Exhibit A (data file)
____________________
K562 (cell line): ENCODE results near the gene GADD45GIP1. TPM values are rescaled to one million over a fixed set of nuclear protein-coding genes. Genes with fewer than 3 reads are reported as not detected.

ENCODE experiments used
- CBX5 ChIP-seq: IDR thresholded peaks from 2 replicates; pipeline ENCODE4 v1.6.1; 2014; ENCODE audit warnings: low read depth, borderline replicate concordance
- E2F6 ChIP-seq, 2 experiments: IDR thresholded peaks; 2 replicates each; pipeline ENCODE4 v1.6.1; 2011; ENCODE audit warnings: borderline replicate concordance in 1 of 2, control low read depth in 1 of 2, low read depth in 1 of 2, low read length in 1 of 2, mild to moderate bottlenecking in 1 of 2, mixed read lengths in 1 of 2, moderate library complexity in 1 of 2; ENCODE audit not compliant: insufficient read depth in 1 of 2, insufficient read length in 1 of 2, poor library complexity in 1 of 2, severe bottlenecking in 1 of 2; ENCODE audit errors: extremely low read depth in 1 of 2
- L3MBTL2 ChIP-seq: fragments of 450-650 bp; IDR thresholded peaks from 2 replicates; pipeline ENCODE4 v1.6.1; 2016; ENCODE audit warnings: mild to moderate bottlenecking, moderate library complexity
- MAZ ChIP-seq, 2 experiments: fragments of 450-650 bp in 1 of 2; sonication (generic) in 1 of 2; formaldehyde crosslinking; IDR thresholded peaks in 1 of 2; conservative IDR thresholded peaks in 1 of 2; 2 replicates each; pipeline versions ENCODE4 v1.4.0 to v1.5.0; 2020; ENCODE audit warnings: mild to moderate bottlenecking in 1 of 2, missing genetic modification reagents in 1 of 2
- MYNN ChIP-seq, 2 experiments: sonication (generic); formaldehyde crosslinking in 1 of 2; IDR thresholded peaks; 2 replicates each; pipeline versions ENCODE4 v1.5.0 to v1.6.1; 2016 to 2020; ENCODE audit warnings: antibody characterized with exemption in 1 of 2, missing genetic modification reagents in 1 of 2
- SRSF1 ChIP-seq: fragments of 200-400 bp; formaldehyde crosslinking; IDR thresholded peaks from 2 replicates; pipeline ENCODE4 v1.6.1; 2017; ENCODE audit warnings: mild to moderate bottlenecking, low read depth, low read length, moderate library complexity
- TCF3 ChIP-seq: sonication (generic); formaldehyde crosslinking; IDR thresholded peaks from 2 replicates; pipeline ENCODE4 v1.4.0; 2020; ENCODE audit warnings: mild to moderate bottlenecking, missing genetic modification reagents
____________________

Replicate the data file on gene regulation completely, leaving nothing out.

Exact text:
K562 (cell line): ENCODE results near the gene GADD45GIP1. TPM values are rescaled to one million over a fixed set of nuclear protein-coding genes. Genes with fewer than 3 reads are reported as not detected.

ENCODE experiments used
- CBX5 ChIP-seq: IDR thresholded peaks from 2 replicates; pipeline ENCODE4 v1.6.1; 2014; ENCODE audit warnings: low read depth, borderline replicate concordance
- E2F6 ChIP-seq, 2 experiments: IDR thresholded peaks; 2 replicates each; pipeline ENCODE4 v1.6.1; 2011; ENCODE audit warnings: borderline replicate concordance in 1 of 2, control low read depth in 1 of 2, low read depth in 1 of 2, low read length in 1 of 2, mild to moderate bottlenecking in 1 of 2, mixed read lengths in 1 of 2, moderate library complexity in 1 of 2; ENCODE audit not compliant: insufficient read depth in 1 of 2, insufficient read length in 1 of 2, poor library complexity in 1 of 2, severe bottlenecking in 1 of 2; ENCODE audit errors: extremely low read depth in 1 of 2
- L3MBTL2 ChIP-seq: fragments of 450-650 bp; IDR thresholded peaks from 2 replicates; pipeline ENCODE4 v1.6.1; 2016; ENCODE audit warnings: mild to moderate bottlenecking, moderate library complexity
- MAZ ChIP-seq, 2 experiments: fragments of 450-650 bp in 1 of 2; sonication (generic) in 1 of 2; formaldehyde crosslinking; IDR thresholded peaks in 1 of 2; conservative IDR thresholded peaks in 1 of 2; 2 replicates each; pipeline versions ENCODE4 v1.4.0 to v1.5.0; 2020; ENCODE audit warnings: mild to moderate bottlenecking in 1 of 2, missing genetic modification reagents in 1 of 2
- MYNN ChIP-seq, 2 experiments: sonication (generic); formaldehyde crosslinking in 1 of 2; IDR thresholded peaks; 2 replicates each; pipeline versions ENCODE4 v1.5.0 to v1.6.1; 2016 to 2020; ENCODE audit warnings: antibody characterized with exemption in 1 of 2, missing genetic modification reagents in 1 of 2
- SRSF1 ChIP-seq: fragments of 200-400 bp; formaldehyde crosslinking; IDR thresholded peaks from 2 replicates; pipeline ENCODE4 v1.6.1; 2017; ENCODE audit warnings: mild to moderate bottlenecking, low read depth, low read length, moderate library complexity
- TCF3 ChIP-seq: sonication (generic); formaldehyde crosslinking; IDR thresholded peaks from 2 replicates; pipeline ENCODE4 v1.4.0; 2020; ENCODE audit warnings: mild to moderate bottlenecking, missing genetic modification reagents